It’s a wrap
Published 12:25 am Thursday, June 30, 2016
Legislature could continue prison, Medicaid work later this summer
Area residents who attended the Andalusia Area Chamber of Commerce’s legislative wrap-up luncheon on Wednesday had questions about prisons, Medicaid, infrastructure, and whether or not the governor is yet earning a salary.
Rep. Mike Jones, R-Andalusia, explained that a bill designed to relieve prison overcrowding failed in the final hours of the 2016 legislative session. No one in the House or Senate questioned the need for new prisons, he said. Rather, senators and representatives whose economies depend upon the employment at current facilities were concerned about the loss of jobs.
Larry Popwell asked Jones and Sen. Jimmy Holley, R-Elba, if any nearby area had been surveyed as a possible site for a new prison facility.
Holley said any of the state’s 67 counties would gladly give property for a prison. But he used Barbour County as an example.
“It has a major prison,” he said. “If you moved that one, I believe you would cause an economic disaster in that particular county.
Holley said prison conditions – not just for prisoners, but also for the guards who work there – weigh on his conscience. Prisons currently have 61 percent of the personnel needed, and are operating by having people work overtime.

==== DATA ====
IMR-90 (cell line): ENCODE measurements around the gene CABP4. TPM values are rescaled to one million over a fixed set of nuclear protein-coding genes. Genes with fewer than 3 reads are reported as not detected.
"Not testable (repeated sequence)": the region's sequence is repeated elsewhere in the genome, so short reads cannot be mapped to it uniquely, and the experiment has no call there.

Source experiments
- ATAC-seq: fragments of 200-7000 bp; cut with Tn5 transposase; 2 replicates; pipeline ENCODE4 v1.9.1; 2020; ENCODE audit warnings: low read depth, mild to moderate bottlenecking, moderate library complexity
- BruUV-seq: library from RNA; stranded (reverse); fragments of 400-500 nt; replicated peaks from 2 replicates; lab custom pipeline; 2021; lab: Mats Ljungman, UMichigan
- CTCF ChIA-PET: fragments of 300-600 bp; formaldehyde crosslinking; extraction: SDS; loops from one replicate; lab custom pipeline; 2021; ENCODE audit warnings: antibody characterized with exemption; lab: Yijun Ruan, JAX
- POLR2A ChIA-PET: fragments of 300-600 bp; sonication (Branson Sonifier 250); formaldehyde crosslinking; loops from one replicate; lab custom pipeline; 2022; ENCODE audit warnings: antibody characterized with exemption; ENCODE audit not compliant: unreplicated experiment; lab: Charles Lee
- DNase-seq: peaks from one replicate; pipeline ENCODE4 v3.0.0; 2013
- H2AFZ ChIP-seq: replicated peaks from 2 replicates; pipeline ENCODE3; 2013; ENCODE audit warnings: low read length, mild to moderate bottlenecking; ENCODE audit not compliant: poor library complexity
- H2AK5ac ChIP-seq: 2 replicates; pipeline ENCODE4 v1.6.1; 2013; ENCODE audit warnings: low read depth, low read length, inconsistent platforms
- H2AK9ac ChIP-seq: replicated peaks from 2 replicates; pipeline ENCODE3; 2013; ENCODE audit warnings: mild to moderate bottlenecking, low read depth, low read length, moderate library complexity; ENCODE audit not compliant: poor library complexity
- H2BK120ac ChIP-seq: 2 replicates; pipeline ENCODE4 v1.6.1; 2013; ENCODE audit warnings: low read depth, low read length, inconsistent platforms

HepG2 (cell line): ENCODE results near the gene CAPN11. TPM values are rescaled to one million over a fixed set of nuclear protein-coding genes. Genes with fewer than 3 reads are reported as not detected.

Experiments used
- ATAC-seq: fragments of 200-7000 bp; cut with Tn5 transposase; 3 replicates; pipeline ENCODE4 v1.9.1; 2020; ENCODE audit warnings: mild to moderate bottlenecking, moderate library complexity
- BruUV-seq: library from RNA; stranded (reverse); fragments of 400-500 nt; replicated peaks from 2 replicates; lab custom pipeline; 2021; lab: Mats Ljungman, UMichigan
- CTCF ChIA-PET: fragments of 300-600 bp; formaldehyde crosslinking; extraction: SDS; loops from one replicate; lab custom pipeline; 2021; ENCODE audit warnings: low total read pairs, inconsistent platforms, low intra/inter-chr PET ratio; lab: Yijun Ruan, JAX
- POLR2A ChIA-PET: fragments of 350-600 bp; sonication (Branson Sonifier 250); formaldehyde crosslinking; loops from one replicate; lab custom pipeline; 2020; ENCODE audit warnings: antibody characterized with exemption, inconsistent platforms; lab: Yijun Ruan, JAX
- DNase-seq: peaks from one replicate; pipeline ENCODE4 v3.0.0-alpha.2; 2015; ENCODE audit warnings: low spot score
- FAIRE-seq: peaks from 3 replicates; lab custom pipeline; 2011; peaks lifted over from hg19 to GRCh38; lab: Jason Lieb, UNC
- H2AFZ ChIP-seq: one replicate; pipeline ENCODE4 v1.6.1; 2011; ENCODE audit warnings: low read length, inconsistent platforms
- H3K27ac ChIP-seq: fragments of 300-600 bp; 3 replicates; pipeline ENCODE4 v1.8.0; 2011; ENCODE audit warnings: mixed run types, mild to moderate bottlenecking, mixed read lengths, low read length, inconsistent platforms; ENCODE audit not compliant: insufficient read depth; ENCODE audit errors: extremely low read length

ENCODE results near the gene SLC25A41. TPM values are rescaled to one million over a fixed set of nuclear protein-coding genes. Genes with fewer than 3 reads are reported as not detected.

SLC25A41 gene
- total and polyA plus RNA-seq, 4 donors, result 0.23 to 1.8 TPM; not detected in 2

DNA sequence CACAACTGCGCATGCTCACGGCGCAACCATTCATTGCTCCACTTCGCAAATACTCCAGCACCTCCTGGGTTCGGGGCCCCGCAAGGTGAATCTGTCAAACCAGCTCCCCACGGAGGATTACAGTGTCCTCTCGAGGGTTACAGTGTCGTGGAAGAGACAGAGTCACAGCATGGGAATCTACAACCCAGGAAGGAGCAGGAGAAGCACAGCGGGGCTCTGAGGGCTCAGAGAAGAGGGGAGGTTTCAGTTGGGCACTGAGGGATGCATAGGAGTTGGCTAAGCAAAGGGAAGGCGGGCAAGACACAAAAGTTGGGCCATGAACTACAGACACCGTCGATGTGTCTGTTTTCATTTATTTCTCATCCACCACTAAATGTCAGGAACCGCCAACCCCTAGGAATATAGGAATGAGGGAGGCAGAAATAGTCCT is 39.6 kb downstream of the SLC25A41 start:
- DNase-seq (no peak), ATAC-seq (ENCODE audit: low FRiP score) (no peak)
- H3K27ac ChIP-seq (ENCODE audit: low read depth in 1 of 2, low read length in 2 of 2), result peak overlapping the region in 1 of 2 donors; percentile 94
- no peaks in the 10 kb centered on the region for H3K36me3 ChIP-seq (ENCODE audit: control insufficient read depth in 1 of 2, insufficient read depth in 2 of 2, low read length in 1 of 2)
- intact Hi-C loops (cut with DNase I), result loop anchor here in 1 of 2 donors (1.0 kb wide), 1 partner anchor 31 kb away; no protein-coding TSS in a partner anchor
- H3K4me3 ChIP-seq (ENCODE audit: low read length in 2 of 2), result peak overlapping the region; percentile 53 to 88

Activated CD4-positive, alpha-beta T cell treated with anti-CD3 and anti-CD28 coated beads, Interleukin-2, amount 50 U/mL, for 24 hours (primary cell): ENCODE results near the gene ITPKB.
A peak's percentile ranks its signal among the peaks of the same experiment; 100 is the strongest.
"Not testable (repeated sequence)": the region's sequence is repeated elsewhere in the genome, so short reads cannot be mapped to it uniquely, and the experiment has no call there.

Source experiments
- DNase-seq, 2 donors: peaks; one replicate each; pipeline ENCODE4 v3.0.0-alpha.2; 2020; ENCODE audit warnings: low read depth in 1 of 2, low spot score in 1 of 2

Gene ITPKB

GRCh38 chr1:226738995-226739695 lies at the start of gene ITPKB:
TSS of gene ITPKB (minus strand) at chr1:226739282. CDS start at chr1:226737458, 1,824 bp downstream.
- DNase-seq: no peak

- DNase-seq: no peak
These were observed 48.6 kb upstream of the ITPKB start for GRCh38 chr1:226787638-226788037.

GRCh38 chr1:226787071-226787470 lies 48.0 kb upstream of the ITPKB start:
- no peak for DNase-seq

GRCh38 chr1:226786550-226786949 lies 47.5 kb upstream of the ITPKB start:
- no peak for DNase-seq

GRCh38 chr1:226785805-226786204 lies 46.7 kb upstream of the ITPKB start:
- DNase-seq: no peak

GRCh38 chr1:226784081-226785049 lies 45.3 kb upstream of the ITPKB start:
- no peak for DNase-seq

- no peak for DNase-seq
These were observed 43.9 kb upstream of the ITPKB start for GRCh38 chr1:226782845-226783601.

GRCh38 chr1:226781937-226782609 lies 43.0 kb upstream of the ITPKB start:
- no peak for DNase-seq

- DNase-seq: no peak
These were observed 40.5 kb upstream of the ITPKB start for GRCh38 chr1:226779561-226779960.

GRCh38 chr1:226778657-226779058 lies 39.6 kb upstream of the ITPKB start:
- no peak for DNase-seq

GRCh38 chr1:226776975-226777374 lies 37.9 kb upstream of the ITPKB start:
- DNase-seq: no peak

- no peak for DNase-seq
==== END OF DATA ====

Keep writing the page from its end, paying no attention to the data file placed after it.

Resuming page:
“Those prison guards in those prions – not air conditioned; only some of the administrative offices are air conditioned – and they’re working over time, meaning 12, 15 hours a day, because we don’t have enough personnel.”
Asked about Medicaid funding, Holley said the legislature added $15 million in new funding to the program, leaving an estimated $85 million hole. But that shortage in funding will cost the state $3 in federal funding for every $1 it didn’t fund, he said.
The senator said there is still a possibility the legislature will be called back into special session to address prisons and Medicaid.
Current Commission Chairman Bill Godwin talked about the issues county governments face in using gasoline taxes to keep roads and bridges in shape. Because the tax is based on consumption, not the price of gasoline, revenues have been flat, he said. A measure that would have added a gasoline tax failed in the last session. Godwin asked why.
“Those revenue measures have to start in the House,” Holley said.
Jones added that a portion of BP funds was dedicated for roads.
The Association of County Commissioners is still working to get an additional gas tax passed.
Marcia Reichert asked if Gov. Robert Bentley, who vowed before taking office to not take a salary until Alabama unemployment was at 5 percent, is being paid.
Jones said he is not, but he’s getting closer to his goal, based on economic indicators.